Air Transat, the travel company's airline, will add Boeing B737 narrow-body jets to its fleet, currently comprised of Airbus A310 and A330 wide-body aircraft, the company said Thursday.
Transat (TSX:TRZ.B) said five leased narrow-body aircraft will be added to the fleet on a permanent basis, while six others secured possibly from foreign airlines will be used on a seasonal basis in winter when travel from Canada to sun destinations is high.
Air Transat's wide-body fleet, which operates on the transatlantic market on an annual basis, will continue to serve certain sun destinations as well.
The vacation company said that by 2015 the number of wide-body aircraft will be reduced to 16 from 21 aircraft with third-party carriers contracted if required during the high season.
Since 2003, it has contracted other companies to provide planes for many of its southern routes, with the most recent being Nova Scotia-based CanJet. Their contract comes to an end in April 30, 2014 but Transat expects to maintain its business relationship with CanJet.
Last year, Transat, Air Canada, WestJet and the Air Line Pilots Association, which represents Air Transat pilots, complained to the federal government about rival Sunwing's extensive use of foreign pilots at substantially lower costs. They said resorting to foreign planes should be an exception but have become an important feature of Sunwing's business model.
Transat spokeswoman Debbie Cabana says the company will make efforts to continue to employ Canadian pilots but conceded that relying on a few foreign pilots is a possibility.
"Canadian fleets should always comprise a substantial majority of Canadian pilots and crews so with our internationalization if necessary we will use a minority of foreign pilots but they will be hired through existing government programs," she said.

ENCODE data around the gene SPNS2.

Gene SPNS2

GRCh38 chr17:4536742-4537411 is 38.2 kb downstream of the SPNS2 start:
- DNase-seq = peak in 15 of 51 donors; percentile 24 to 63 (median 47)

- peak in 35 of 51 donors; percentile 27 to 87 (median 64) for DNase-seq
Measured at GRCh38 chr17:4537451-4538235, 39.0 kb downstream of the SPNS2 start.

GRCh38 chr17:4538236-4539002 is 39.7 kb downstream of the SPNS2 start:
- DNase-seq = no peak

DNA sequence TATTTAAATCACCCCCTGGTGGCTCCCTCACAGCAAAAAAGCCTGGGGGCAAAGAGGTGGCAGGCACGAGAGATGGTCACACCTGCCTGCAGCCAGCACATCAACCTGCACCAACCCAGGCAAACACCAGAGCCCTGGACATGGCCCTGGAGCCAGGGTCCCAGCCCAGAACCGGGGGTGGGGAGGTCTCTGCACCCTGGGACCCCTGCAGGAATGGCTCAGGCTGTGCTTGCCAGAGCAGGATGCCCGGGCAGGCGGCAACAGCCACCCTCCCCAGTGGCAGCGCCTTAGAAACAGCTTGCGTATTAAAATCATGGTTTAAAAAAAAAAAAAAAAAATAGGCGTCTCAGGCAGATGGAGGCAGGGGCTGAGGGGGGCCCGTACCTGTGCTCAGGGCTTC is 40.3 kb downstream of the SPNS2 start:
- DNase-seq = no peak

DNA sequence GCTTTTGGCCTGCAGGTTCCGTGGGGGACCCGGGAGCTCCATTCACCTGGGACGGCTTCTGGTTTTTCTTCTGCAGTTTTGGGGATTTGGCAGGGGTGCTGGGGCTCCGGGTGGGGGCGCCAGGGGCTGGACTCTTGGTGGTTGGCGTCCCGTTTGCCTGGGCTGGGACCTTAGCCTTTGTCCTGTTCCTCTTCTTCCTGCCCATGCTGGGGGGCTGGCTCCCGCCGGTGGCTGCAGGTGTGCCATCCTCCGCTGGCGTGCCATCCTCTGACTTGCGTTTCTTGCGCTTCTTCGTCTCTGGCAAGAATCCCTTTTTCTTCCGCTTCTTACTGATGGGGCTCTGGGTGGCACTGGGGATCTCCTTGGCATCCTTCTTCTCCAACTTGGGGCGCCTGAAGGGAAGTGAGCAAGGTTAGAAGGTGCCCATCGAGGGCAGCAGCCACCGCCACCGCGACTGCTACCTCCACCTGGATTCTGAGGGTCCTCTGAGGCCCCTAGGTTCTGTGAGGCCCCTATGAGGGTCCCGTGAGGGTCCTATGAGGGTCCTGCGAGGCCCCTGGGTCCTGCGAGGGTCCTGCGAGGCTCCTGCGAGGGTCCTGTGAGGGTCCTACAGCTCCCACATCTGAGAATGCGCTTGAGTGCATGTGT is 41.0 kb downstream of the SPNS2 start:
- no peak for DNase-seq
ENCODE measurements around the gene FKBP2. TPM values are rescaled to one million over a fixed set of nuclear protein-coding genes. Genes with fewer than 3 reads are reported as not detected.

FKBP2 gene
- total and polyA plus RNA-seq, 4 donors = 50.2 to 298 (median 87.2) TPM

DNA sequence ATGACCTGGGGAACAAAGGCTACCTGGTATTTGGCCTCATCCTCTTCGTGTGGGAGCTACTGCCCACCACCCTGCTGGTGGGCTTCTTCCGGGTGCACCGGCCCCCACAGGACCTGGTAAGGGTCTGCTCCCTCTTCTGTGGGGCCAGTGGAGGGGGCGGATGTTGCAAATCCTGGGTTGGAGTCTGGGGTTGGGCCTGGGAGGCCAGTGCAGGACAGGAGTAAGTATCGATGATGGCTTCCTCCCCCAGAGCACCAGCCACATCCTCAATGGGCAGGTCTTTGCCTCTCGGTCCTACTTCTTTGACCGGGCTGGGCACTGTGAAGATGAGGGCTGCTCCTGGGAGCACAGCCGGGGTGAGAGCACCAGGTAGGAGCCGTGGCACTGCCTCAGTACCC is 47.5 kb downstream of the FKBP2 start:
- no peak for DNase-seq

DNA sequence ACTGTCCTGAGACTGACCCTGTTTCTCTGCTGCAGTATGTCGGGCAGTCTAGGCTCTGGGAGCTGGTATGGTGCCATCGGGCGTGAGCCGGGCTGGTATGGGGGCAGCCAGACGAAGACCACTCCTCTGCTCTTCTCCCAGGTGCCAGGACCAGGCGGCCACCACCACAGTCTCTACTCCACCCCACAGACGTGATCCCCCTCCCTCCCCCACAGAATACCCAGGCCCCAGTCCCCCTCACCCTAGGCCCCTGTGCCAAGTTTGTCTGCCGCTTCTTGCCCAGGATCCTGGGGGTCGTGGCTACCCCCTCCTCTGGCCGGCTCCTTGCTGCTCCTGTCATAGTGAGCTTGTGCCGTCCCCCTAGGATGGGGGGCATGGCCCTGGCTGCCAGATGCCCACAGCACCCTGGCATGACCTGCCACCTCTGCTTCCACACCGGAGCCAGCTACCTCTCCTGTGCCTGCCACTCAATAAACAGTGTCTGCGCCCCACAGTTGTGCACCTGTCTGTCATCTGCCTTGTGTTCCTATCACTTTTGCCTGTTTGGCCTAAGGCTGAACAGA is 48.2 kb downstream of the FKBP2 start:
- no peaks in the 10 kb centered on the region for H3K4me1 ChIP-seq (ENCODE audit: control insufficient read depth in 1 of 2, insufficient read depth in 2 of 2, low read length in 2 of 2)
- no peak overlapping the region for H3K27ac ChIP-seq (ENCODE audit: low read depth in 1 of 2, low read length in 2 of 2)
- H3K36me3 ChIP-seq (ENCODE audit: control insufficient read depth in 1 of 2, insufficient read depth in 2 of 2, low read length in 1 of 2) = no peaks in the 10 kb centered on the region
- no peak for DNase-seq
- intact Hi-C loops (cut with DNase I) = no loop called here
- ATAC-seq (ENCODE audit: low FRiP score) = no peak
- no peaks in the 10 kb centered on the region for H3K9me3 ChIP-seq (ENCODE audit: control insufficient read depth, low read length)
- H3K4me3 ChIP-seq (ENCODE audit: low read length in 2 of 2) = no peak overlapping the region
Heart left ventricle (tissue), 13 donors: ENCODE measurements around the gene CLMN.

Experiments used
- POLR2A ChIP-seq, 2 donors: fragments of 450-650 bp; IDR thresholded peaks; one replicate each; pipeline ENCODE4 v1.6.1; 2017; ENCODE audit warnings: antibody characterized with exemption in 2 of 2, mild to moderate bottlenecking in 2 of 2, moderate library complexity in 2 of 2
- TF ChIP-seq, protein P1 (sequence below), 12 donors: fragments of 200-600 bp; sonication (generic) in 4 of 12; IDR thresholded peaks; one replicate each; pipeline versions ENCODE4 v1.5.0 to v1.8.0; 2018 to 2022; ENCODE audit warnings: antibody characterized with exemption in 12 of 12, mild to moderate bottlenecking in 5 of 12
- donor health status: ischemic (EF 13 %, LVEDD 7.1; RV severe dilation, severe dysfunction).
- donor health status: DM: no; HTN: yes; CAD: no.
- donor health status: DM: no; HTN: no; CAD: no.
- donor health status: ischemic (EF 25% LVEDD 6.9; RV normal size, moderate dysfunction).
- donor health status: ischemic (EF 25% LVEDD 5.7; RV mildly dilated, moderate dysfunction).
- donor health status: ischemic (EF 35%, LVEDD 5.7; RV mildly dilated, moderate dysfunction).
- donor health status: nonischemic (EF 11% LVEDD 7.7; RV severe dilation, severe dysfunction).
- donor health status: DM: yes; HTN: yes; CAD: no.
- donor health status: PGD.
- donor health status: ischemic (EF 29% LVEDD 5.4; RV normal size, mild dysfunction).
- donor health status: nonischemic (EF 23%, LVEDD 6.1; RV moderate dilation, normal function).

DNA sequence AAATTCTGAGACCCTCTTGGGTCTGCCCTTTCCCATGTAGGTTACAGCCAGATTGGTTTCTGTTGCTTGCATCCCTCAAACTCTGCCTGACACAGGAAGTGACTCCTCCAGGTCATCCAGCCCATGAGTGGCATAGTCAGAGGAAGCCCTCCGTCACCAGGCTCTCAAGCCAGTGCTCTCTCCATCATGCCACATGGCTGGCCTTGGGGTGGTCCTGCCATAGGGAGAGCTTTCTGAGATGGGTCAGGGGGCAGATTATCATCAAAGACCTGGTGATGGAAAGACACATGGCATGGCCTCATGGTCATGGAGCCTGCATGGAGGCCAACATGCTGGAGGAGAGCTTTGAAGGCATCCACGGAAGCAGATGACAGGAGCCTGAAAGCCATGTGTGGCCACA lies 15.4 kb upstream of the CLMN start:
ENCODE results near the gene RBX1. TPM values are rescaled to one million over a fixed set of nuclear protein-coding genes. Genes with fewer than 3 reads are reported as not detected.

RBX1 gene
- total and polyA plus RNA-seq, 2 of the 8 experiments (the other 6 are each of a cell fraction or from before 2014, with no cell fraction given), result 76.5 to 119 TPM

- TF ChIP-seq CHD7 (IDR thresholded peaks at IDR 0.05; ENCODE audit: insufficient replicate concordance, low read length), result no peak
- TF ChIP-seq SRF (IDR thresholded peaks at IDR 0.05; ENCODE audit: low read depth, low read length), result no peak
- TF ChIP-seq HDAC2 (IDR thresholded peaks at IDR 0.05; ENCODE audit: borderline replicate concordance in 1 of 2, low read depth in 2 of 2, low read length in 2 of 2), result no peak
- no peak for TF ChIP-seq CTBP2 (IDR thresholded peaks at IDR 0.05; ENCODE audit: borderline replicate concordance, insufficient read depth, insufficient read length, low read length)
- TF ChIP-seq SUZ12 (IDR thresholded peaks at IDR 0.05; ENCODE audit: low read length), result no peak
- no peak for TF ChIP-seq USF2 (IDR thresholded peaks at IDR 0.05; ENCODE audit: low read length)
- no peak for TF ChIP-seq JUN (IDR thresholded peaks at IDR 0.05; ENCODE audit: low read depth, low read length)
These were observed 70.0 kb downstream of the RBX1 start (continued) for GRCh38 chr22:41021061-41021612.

Transat said it can improve its profitability by gaining flexibility through an accordion fleet model that can be adjusted according to market demand.
Air Transat recently won concessions from pilots, flight attendants and others that are expected to sharply trim operating costs.
For example, Air Transat's more than 1,700 flight attendants agreed to some $9-million in non-wage concessions to help it meet increasing competition in the holiday travel industry. A key element will see the number of attendants on A330 airliners reduced to 10 from 11.
Transat said Thursday that internalization of medium-haul operations, including the impact of the employee agreements, should generate savings of some $8 million in 2013, $15 million in 2014 and $30 million a year in 2015 and beyond.
Those are important for the airline as the Montreal-based carrier faces increasing competition, including from Air Canada's (TSX:AC.B) newly formed low-cost carrier Rouge.
“A return to profitability remains our primary goal, and operating costs, particularly air costs, are an essential factor in profitability for any tour operator," stated CEO Jean-Marc Eustache.
He said operating its own flights will increase control over its aviation operations, implement a more competitive cost structure and have Air Transat cabin crews on all flights.
The addition of narrow-body aircraft won't increase Air Transat employment because of the number of larger planes that will be removed from the fleet.
But the company said operating the narrow body planes will allow the company to stabilize jobs by reducing seasonal layoffs.
Benoit Poirier of Desjardins Capital Markets said the news "demonstrates the company’s effective execution of its cost-cutting initiatives."
He said the savings from the new fleet — which the company expects will reach $18 million, in addition to $12 million from union concessions in 2015 — could add 53 cents per share in earnings. He estimates the impact will be 14 cents per share in 2013 and 27 cents per share in 2014.
On the Toronto Stock Exchange, Transat's shares gained 18 cents, or 3.8 per cent, at $4.88 in Thursday afternoon trading.
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